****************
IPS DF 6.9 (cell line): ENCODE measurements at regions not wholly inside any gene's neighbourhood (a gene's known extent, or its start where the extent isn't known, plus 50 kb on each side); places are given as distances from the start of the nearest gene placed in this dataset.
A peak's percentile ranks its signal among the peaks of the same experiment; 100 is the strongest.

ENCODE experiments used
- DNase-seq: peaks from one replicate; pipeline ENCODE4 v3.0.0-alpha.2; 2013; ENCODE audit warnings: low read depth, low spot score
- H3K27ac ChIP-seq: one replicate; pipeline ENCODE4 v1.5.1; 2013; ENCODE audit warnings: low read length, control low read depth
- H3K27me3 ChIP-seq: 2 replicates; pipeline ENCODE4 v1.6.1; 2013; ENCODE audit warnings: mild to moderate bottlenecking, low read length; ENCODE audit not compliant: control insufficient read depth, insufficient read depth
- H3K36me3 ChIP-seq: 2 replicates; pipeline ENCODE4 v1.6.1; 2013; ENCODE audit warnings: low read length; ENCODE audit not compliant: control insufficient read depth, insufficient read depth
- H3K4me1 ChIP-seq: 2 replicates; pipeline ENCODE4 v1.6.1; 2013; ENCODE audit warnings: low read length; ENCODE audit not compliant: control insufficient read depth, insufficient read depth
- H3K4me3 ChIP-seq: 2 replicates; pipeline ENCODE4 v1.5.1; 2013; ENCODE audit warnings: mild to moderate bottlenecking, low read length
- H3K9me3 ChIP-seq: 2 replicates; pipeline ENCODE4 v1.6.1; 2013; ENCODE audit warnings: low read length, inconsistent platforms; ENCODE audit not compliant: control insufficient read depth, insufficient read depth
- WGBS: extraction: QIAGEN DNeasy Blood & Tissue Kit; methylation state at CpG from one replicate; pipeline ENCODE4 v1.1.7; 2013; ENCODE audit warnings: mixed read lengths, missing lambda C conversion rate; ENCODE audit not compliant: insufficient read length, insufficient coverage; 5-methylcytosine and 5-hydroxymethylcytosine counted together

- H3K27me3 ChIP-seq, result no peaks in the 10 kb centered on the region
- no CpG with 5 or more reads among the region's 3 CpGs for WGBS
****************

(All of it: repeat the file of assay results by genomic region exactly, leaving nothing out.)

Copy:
IPS DF 6.9 (cell line): ENCODE measurements at regions not wholly inside any gene's neighbourhood (a gene's known extent, or its start where the extent isn't known, plus 50 kb on each side); places are given as distances from the start of the nearest gene placed in this dataset.
A peak's percentile ranks its signal among the peaks of the same experiment; 100 is the strongest.

ENCODE experiments used
- DNase-seq: peaks from one replicate; pipeline ENCODE4 v3.0.0-alpha.2; 2013; ENCODE audit warnings: low read depth, low spot score
- H3K27ac ChIP-seq: one replicate; pipeline ENCODE4 v1.5.1; 2013; ENCODE audit warnings: low read length, control low read depth
- H3K27me3 ChIP-seq: 2 replicates; pipeline ENCODE4 v1.6.1; 2013; ENCODE audit warnings: mild to moderate bottlenecking, low read length; ENCODE audit not compliant: control insufficient read depth, insufficient read depth
- H3K36me3 ChIP-seq: 2 replicates; pipeline ENCODE4 v1.6.1; 2013; ENCODE audit warnings: low read length; ENCODE audit not compliant: control insufficient read depth, insufficient read depth
- H3K4me1 ChIP-seq: 2 replicates; pipeline ENCODE4 v1.6.1; 2013; ENCODE audit warnings: low read length; ENCODE audit not compliant: control insufficient read depth, insufficient read depth
- H3K4me3 ChIP-seq: 2 replicates; pipeline ENCODE4 v1.5.1; 2013; ENCODE audit warnings: mild to moderate bottlenecking, low read length
- H3K9me3 ChIP-seq: 2 replicates; pipeline ENCODE4 v1.6.1; 2013; ENCODE audit warnings: low read length, inconsistent platforms; ENCODE audit not compliant: control insufficient read depth, insufficient read depth
- WGBS: extraction: QIAGEN DNeasy Blood & Tissue Kit; methylation state at CpG from one replicate; pipeline ENCODE4 v1.1.7; 2013; ENCODE audit warnings: mixed read lengths, missing lambda C conversion rate; ENCODE audit not compliant: insufficient read length, insufficient coverage; 5-methylcytosine and 5-hydroxymethylcytosine counted together

- H3K27me3 ChIP-seq, result no peaks in the 10 kb centered on the region
- no CpG with 5 or more reads among the region's 3 CpGs for WGBS